Melenky v. Melen
New York Court of Appeals
134 N.E. 822 (1922)
Reuben Melenky (defendant) conveyed property by deed to his son, Asher Melen (defendant). The deed was accompanied by an oral promise from Melen to reconvey the property to Melenky upon request. Subsequently, Melenky married the plaintiff. The plaintiff claimed that she married Melenky in reliance on his statement that he owned the property in which Melen was living. Melenky asked Melen to reconvey the property. Melen deeded a life estate to Melenky but refused to deed the fee. Melenky accepted the deed and despite its availability did not seek to enforce his chose in action. The plaintiff brought suit seeking enforcement of an inchoate right of dower in the property. The trial court found in favor of Melen. The appellate court reversed. Melen appealed.
Rule of Law
Holding and Reasoning (Cardozo, J.)
What to do next…
Unlock this case brief with a free (no-commitment) trial membership of Quimbee.
You’ll be in good company: Quimbee is one of the most widely used and trusted sites for law students, serving more than 710,000 law students since 2011. Some law schools—such as Yale, Berkeley, and Northwestern—even subscribe directly to Quimbee for all their law students.Unlock this case briefRead our student testimonials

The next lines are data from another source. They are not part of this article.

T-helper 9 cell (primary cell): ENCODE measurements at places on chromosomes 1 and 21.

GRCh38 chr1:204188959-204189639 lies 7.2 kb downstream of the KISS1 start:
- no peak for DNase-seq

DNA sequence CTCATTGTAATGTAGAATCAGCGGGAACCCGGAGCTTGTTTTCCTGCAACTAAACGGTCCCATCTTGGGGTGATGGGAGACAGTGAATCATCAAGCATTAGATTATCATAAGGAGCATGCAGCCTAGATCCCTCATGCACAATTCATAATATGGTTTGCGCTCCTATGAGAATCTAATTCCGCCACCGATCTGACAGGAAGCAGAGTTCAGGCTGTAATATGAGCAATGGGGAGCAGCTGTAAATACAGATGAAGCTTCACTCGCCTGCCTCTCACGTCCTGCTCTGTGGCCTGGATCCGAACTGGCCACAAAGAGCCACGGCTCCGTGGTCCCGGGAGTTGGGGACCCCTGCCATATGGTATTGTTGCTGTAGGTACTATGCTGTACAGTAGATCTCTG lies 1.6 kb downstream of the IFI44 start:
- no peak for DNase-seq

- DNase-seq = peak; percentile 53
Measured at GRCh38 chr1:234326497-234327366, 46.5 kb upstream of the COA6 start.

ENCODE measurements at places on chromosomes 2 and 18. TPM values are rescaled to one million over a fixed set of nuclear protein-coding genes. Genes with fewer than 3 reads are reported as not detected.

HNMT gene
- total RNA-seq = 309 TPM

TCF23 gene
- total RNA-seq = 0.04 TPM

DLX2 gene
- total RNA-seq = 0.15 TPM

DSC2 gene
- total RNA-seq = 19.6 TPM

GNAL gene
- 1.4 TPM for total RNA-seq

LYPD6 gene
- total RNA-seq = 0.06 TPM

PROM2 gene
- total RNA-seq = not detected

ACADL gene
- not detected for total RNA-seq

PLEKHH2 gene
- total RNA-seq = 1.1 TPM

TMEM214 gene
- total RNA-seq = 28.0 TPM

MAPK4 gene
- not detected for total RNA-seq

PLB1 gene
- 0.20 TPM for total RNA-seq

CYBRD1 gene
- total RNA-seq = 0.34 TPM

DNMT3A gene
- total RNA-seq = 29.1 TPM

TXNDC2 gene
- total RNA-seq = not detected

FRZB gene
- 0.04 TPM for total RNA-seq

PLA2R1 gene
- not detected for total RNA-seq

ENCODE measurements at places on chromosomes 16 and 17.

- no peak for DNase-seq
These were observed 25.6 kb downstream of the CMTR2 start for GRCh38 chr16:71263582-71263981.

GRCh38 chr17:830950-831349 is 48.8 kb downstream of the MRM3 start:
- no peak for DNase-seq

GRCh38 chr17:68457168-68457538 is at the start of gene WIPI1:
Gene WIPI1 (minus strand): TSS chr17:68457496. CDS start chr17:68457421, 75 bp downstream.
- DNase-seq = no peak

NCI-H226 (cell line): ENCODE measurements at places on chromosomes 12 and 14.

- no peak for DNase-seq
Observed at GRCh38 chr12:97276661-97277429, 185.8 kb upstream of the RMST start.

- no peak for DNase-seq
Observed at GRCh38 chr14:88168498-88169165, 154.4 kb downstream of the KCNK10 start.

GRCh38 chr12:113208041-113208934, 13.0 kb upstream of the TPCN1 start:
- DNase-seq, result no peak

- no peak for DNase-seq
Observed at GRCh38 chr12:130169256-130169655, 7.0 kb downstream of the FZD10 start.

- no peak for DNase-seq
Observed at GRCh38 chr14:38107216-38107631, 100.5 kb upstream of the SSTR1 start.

Learn more about Quimbee’s unique (and proven) approach to achieving great grades at law school.
Quimbee is a company hell-bent on one thing: helping you get an “A” in every course you take in law school, so you can graduate at the top of your class and get a high-paying law job. We’re not just a study aid for law students; we’re the study aid for law students.Learn about our approachRead more about Quimbee
Here's why 710,000 law students have relied on our case briefs:
- Written by law professors and practitioners, not other law students. 44,600 briefs, keyed to 983 casebooks. Top-notch customer support.
- The right amount of information, includes the facts, issues, rule of law, holding and reasoning, and any concurrences and dissents.
- Access in your classes, works on your mobile and tablet. Massive library of related video lessons and high quality multiple-choice questions.
- Easy to use, uniform format for every case brief. Written in plain English, not in legalese. Our briefs summarize and simplify; they don’t just repeat the court’s language.